The following chart shows the global equity market rose 18% in the first seven months of the year in local currency terms. This translates into a return of close to 15% for Euro investors.
Source: MSCI, ACWI, local currency
- The US equity market, as represented by the S&P 500, was up over 19% in USD.
Nasdaq-100 Index Completed Special Rebalance
Last month I wrote about the performance of seven stocks (the so called “magnificent seven”) – Nvidia, Tesla, Meta, Apple, Amazon, Microsoft and Alphabet (Google) – driving performance in the US stock market so far this year. By mid-July these stocks made up over 54% of the Nasdaq-100 index, leading to concerns about concentration risk. A “special rebalance” was completed on July 24th to reduce the weightings of these companies in the index. In broad terms the impact was to reduce the weightings of most of these companies by between 1% and 3%.
Top 100 Global Brands
I have always enjoyed keeping an eye of how the top global brands change. Below is a visualisation of the top 100 brands for 2023. Some of the top brands did not feature just 20 years ago. I wonder what new brands will dominate in another 20 years?
Source: Ranked: The Top 100 Brands by Value in 2023 (visualcapitalist.com)
July and YTD Market Numbers
Following a good first half of the year July saw equity markets up further while corporate bonds also had a good month.
Our Investment Outlook
Despite the positive vibes in July, we remain cautious about what happens next, recognising that (a) it takes time for higher rates to have an impact, (b) that core inflation remains high and (c) we continue to see lots of indicators pointing in different directions.
- The impact of the fractures in the banking sector and tighter credit conditions seen this year is to ultimately put further downward pressure on economic growth.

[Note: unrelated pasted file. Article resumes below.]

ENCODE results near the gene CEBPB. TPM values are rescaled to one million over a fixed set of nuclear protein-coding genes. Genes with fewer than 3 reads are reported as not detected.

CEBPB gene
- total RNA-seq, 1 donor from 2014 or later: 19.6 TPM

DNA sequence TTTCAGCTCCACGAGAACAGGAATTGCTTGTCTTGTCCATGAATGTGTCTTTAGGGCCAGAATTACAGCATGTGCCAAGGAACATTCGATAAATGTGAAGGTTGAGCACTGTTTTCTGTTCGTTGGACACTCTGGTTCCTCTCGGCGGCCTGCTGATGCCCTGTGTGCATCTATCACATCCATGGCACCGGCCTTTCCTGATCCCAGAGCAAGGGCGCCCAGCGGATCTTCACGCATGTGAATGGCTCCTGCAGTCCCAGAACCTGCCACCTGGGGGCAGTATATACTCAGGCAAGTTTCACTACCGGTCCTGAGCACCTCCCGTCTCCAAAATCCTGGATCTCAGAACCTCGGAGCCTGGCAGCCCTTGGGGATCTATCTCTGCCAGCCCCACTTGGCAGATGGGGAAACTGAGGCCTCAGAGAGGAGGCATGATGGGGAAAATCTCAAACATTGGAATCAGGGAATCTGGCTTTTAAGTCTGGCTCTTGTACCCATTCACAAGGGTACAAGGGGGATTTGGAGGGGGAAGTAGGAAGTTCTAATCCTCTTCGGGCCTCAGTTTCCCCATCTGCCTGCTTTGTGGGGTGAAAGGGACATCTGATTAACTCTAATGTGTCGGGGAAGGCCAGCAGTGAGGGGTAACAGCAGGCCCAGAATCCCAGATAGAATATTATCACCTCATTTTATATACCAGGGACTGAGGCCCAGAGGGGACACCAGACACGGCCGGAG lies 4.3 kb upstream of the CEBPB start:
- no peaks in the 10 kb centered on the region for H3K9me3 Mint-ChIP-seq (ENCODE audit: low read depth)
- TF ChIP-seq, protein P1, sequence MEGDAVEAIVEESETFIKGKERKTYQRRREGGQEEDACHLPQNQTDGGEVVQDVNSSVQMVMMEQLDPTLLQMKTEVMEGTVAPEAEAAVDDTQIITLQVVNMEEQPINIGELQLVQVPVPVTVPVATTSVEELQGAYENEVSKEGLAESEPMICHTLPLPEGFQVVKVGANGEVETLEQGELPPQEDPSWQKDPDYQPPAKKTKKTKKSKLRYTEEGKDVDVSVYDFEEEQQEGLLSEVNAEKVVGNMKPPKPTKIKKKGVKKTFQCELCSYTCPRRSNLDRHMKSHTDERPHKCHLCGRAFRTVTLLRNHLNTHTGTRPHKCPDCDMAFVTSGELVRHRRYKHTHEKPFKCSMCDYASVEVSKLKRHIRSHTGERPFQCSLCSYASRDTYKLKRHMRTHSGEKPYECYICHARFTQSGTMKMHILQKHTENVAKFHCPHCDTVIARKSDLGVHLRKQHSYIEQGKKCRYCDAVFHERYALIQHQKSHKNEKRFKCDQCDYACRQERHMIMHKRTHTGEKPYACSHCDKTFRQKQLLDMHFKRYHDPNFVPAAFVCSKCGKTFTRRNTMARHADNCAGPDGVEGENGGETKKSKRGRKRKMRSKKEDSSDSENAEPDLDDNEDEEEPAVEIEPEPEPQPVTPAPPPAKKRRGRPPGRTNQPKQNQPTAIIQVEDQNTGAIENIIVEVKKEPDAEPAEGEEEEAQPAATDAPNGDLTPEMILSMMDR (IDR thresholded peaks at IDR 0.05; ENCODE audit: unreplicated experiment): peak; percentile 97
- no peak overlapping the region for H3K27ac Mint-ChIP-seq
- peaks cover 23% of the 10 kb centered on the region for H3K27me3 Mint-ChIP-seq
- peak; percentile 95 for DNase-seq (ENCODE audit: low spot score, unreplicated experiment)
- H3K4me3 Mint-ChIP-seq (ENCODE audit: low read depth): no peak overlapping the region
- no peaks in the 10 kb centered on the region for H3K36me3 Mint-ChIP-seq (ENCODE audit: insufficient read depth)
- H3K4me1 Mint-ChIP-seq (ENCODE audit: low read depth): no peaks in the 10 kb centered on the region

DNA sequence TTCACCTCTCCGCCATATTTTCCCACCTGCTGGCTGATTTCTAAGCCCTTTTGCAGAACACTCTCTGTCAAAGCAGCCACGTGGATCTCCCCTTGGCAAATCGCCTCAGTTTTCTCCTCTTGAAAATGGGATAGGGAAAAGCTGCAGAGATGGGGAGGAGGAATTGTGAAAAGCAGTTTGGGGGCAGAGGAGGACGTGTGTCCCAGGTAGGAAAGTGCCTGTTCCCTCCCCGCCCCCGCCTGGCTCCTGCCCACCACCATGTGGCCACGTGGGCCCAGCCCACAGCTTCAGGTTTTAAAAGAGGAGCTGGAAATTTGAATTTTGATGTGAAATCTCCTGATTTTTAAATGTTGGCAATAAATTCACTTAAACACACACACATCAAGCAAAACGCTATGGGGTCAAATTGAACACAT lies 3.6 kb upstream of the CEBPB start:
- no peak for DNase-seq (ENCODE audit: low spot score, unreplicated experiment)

- That downward pressure, if it translates into a reduction in company earnings, may ultimately lead to an uptick in unemployment (the jobs market has remained incredibly resilient up to now).
- Central bankers likely need to be more data dependent going forward and see core inflation begin to fall if they are to avoid raising rates further. The risks of a policy mistake (by raising rates too far) have also increased, particularly in the EU.
- Ukraine and other geopolitical risks remain significant with bad outcomes not currently priced into markets. The core assumption of markets remains that the Ukraine war will not end, or escalate significantly, any time soon.
- Overall, markets are likely to remain volatile until there is more certainty around (a) financial stability (b) core inflation falling back to the target of 2% and (c) the depth and length of economic slowdowns / recessions.
For short-term investors, this is not a market to be in but for our clients who are long-term investors, we continue to advise them to follow their plan and use market weakness to build on positions.
John Tuohy is Chief Executive of Acuvest, an Irish-owned, independent advisory firm specialising in wealth management, pensions, and investment advisory services for individuals, companies, pension schemes, charities, and institutions. John is a Chartered Financial Analyst (CFA) and a Fellow of the Chartered Association of Certified Accountants.